Frontiers in the News: A Novel Case of Musical Hallucinations

Two neurologists from Illinois report a unique case of musical hallucinations that they say raises “intriguing” questions regarding memory, forgetting, and access to lost memories.


The 60-year-old woman, with a history of bilateral sensory-neural hearing loss and tinnitus, reported hearing music one night while trying to fall asleep. She said it was like a radio playing at the back of her head. Within 4 months, she was hearing music all the time. She would hear 1 song over and over for 3 weeks, than another song.

What’s novel about this case, say Danilo Vitorovic, MD, and José Biller, MD, from the Department of Neurology, Stritch School of Medicine, Loyola University, Maywood, Illinois, is that the songs she heard were popular tunes that her husband recognized when she sang or hummed them, but she herself could not identify them.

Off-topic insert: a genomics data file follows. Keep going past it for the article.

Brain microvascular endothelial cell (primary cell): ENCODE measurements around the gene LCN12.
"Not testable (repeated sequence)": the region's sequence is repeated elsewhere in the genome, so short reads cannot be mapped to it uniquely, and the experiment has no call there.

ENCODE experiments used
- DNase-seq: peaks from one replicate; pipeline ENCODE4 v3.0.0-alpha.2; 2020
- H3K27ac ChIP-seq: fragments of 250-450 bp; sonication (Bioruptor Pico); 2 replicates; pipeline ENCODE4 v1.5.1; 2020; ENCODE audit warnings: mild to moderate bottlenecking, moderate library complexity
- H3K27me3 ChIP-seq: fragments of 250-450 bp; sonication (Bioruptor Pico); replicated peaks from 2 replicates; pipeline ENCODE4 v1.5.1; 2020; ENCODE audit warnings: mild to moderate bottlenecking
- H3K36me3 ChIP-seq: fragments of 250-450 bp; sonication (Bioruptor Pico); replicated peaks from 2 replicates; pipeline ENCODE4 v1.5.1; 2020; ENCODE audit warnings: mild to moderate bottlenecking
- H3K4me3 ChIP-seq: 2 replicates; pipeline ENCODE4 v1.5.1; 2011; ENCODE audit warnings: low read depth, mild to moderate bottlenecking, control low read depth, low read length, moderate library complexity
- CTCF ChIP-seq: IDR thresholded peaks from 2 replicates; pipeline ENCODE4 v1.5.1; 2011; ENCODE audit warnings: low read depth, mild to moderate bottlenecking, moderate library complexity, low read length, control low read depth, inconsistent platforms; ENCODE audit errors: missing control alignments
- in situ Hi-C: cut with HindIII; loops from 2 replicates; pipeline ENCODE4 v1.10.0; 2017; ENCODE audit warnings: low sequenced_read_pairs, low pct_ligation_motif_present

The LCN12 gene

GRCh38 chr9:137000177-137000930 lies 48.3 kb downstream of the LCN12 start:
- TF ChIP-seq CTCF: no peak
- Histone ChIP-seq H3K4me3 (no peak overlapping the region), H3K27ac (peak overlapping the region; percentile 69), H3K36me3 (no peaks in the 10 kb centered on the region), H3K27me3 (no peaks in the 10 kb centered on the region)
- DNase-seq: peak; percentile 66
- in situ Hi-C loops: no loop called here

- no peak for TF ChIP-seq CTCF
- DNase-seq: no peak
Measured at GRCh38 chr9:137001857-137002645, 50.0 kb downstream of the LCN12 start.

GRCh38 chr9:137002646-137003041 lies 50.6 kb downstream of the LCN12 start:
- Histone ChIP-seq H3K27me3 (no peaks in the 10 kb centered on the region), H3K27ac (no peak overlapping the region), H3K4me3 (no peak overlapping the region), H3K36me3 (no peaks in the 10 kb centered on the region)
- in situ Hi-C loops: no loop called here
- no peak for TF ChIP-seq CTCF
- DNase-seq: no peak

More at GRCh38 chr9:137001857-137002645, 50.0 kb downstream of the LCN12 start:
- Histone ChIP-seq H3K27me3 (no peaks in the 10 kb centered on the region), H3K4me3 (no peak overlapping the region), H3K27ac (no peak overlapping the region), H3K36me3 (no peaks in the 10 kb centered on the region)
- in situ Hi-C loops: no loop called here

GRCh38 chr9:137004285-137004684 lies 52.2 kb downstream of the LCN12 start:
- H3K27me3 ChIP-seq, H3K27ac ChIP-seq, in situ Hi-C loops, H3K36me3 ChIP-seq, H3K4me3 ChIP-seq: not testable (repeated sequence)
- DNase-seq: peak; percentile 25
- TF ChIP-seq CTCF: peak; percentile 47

“She could actually hum the tunes and retrieve the lyrics to an extent of nonrecognizable songs,” Dr. Biller noted in an interview with Medscape Medical News. “That to us was unique.”

Read the Mescape news report here. Media coverage also includes a blog post from Scope Medical Blog, published by Stanford Medicine, and Discovery News. The clinical case study, published in Frontiers in Neurology, can be found here.

1 Comment on Frontiers in the News: A Novel Case of Musical Hallucinations

  1. What would be very good is to know if and when any stem cell research has been done or could be done for those with hearing loss. Being deaf in one ear myself since a car wreck almost 10 years ago, it would be great to hear again. One side rings so loud that it drowns out the sound I can hear out of my good ear.

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